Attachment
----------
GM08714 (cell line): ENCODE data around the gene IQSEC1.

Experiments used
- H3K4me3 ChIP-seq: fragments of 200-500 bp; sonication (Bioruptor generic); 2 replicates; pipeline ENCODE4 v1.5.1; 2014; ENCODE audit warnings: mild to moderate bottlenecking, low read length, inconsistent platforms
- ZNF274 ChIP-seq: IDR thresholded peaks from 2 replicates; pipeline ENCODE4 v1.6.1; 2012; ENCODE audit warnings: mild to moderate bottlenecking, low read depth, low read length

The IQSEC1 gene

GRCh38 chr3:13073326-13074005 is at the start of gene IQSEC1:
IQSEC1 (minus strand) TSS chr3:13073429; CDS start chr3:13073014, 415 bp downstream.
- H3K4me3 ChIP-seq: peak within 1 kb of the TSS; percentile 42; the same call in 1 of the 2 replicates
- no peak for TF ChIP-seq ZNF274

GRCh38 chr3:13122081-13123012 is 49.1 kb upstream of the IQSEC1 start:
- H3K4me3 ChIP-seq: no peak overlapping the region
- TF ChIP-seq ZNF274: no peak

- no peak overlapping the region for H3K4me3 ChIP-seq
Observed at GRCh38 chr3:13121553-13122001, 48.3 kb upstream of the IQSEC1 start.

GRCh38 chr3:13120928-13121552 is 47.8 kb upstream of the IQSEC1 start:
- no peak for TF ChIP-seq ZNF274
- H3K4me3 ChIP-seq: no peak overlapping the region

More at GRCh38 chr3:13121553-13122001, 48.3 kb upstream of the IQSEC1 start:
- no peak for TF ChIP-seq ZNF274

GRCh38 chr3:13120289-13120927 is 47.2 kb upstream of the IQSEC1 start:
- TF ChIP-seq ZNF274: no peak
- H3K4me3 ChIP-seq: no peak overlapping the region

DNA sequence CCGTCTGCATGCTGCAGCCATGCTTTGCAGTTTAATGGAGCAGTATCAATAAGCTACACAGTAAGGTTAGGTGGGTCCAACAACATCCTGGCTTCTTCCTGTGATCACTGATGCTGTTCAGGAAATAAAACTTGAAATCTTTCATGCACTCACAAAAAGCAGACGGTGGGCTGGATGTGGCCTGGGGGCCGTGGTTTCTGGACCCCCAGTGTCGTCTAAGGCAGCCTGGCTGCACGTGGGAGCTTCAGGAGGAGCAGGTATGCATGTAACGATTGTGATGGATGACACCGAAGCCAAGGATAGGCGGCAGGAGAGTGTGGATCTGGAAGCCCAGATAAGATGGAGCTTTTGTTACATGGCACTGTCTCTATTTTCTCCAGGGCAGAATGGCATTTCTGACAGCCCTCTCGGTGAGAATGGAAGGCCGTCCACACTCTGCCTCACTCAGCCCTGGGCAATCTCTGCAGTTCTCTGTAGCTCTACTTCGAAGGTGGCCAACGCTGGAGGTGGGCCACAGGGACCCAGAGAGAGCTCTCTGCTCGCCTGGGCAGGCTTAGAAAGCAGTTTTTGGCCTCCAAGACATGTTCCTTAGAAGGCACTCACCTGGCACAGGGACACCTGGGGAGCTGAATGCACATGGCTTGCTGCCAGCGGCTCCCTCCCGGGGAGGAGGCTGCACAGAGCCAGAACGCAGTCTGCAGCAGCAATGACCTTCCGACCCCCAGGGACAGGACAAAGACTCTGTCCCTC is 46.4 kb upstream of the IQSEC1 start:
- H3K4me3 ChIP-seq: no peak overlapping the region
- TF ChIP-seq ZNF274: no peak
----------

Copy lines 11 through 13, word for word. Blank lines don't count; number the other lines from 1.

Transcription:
- H3K4me3 ChIP-seq: no peak overlapping the region
- TF ChIP-seq ZNF274: no peak

- no peak overlapping the region for H3K4me3 ChIP-seq